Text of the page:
Experiences with upgrading a 2 TB SharePoint MOSS farm to SP2

By:   |   Comments   |   Related: > SharePoint


Upgrading a MOSS 2007 farm to SP2 can be a simple task, but not if there is 2 TB of content with lots of customizations. Here is what we did...



We had a MOSS 2007 SP1 farm with 4 SharePoint servers and 2 SQL servers in a cluster. The portal was accessed by users across the globe and there were many services being used; Excel service, Search service, Reporting service, Forms service, etc.

We did not have a pre-production environment which was close to the production environment. Another challenge was that there were lots of customizations, both branding related and custom webparts and aspx pages and many of these were not documented.

1. Setting up test environment

We were running out of time because MOSS SP1 had reached end of support. Our plan was to setup a staging or pre-production environment which was similar in topology and content to the production farm. Our production farm had 2 WFE (load balanced) and 2 application servers (one running the Central Admin site and the other an index server) all running Windows Server 2003 R2 64 bit OS. There were mainly 2 custom web applications, one for the portal site and the other for MySite (apart from system web applications like Central Admin.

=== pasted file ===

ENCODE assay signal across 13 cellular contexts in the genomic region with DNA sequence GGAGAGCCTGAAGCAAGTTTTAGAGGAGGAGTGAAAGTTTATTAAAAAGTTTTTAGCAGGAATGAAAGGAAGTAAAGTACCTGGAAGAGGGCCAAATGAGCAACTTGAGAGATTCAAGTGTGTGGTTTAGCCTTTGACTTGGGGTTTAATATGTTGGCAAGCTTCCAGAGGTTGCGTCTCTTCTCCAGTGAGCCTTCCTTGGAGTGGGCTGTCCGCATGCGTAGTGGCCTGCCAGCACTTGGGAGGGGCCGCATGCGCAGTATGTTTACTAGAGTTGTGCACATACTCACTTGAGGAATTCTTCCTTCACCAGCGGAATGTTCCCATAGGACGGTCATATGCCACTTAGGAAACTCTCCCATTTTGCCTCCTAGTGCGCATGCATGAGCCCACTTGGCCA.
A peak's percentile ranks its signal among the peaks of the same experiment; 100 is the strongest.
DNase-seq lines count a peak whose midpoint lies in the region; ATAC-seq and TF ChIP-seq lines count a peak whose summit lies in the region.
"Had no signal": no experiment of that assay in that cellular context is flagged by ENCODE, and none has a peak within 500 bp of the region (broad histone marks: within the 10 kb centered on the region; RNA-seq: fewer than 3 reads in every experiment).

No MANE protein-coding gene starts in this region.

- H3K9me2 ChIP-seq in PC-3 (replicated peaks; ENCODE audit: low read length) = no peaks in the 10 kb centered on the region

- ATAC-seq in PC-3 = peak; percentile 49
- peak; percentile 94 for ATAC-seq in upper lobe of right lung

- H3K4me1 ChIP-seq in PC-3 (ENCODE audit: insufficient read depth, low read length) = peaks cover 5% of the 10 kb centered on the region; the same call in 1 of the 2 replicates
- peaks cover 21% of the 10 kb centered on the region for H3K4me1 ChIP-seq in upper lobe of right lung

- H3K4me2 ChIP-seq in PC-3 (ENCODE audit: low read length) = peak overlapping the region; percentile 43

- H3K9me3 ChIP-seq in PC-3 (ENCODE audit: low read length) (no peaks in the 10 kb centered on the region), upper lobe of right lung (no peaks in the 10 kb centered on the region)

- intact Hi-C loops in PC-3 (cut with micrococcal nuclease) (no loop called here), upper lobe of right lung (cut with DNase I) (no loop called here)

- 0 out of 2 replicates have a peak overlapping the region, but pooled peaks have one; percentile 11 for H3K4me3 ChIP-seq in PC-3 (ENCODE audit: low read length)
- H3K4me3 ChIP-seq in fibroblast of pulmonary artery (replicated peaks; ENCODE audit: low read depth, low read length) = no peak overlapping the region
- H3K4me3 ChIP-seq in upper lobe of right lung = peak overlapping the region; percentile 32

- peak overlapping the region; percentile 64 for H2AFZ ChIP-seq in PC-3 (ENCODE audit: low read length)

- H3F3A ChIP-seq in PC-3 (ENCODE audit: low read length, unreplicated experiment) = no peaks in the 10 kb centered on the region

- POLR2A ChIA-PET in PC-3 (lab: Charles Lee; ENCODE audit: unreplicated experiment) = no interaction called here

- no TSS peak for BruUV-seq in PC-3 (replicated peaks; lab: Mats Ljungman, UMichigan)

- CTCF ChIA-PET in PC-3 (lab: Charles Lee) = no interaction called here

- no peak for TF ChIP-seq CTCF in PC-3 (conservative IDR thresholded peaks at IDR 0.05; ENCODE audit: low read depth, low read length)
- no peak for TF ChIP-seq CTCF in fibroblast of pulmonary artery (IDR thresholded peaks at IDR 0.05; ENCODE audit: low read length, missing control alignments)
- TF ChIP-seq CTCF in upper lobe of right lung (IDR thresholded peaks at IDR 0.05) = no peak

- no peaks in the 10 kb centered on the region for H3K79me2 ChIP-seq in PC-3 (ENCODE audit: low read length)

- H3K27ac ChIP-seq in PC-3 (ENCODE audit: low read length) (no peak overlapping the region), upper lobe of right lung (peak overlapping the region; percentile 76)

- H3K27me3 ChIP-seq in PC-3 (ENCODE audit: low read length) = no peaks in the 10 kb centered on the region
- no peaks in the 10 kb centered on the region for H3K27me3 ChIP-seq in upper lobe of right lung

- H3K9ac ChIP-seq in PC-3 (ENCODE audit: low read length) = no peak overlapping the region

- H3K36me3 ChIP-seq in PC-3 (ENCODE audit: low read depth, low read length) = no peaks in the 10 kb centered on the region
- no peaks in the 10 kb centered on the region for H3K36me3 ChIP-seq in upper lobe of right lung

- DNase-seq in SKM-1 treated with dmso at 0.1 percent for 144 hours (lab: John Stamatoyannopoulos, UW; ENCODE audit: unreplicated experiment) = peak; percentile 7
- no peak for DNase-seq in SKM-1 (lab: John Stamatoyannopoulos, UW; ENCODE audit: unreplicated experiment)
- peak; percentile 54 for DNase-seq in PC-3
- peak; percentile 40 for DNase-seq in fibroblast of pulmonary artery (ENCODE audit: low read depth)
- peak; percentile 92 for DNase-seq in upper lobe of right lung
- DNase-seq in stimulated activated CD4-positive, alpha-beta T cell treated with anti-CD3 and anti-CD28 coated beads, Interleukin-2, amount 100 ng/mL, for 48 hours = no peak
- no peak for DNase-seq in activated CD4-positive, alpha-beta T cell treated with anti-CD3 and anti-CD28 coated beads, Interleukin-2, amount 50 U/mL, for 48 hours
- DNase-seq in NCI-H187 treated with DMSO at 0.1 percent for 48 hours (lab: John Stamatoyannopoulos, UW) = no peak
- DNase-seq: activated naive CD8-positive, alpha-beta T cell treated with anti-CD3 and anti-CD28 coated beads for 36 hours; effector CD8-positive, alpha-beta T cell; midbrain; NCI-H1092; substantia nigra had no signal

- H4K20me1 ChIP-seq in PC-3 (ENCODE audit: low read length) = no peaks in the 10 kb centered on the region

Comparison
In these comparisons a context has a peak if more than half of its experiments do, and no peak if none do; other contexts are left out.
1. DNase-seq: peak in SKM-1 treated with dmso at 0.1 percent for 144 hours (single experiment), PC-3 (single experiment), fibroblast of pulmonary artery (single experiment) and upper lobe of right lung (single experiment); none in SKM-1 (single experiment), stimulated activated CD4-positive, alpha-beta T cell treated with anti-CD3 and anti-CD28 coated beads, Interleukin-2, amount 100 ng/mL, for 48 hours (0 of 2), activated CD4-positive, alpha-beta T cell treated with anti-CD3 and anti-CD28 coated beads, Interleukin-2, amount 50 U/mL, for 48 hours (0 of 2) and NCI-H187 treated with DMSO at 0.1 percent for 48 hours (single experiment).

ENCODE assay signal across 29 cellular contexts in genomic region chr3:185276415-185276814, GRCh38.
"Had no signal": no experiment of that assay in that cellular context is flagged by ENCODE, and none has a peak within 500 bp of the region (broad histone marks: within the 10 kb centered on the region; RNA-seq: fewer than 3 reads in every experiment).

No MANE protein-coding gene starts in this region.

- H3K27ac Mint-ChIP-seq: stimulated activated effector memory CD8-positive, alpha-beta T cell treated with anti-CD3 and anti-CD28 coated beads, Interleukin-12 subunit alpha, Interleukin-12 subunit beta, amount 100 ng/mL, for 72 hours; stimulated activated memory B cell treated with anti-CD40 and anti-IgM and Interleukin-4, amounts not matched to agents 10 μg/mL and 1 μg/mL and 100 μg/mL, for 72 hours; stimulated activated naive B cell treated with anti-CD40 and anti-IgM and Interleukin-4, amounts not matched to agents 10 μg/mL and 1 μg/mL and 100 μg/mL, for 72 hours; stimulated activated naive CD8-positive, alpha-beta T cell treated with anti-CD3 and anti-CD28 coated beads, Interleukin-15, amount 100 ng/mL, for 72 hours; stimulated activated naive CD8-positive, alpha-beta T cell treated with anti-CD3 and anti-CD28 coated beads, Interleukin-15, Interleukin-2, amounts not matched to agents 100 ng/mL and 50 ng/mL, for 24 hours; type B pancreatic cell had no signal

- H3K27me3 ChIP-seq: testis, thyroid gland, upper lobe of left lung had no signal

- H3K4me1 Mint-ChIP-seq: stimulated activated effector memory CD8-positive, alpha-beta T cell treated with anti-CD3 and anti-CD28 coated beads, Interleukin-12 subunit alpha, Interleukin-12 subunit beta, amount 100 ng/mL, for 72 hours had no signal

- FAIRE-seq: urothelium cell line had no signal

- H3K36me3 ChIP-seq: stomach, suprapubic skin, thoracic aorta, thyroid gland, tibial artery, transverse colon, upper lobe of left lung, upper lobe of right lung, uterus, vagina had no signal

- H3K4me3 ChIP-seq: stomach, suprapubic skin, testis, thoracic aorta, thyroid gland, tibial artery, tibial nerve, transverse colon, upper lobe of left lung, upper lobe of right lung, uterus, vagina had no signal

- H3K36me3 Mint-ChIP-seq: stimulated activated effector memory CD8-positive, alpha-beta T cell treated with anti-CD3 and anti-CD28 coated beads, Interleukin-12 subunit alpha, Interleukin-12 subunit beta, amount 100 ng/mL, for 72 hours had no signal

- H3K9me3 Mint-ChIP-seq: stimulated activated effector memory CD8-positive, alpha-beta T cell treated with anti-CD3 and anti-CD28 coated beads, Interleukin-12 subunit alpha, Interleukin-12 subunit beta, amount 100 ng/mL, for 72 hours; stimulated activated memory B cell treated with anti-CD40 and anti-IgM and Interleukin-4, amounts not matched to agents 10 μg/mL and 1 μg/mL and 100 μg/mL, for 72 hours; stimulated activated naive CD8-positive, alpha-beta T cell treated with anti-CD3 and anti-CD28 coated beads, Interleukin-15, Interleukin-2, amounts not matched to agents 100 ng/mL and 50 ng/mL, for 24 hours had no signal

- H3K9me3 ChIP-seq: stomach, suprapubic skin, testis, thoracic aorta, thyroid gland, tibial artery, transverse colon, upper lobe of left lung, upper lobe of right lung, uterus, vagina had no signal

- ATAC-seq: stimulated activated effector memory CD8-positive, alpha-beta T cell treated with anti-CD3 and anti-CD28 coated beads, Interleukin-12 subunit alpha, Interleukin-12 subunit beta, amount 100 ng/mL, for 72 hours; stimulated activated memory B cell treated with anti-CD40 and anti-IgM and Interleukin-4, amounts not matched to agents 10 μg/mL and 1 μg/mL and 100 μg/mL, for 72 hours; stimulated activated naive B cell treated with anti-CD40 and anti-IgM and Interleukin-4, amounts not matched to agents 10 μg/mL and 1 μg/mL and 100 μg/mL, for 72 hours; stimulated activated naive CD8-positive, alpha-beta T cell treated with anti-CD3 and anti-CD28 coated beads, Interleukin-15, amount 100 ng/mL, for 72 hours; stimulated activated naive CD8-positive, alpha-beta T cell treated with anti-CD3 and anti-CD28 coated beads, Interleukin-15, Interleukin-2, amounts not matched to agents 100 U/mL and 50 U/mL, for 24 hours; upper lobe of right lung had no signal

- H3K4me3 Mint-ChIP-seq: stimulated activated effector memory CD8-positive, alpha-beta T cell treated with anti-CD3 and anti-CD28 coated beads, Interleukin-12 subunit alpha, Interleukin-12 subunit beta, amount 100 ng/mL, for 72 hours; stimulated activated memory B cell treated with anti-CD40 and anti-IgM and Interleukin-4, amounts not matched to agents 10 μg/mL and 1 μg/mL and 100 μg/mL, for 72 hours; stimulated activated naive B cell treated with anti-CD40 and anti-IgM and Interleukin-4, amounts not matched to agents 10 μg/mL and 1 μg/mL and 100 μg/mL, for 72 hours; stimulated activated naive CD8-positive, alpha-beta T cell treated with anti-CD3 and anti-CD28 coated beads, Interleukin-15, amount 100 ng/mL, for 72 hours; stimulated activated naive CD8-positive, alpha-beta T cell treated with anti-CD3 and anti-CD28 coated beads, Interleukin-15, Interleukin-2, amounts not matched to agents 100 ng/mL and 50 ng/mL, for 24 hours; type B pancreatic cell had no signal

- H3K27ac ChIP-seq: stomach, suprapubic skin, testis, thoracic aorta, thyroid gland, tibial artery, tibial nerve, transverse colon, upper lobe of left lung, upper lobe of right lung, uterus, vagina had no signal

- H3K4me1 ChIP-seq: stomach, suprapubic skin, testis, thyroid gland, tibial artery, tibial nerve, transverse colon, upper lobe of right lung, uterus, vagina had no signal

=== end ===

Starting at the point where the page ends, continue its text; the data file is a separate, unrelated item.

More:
We used virtual servers to setup a test farm with the same patch level, 2 load balanced WFE (web front end), 1 application server and a database SQL Server. We installed MOSS 2007 SP1 on all the 3 SharePoint servers and installed SQL Server to the same patch level. We created web applications similar to production, configured index server, setup SSP and other services.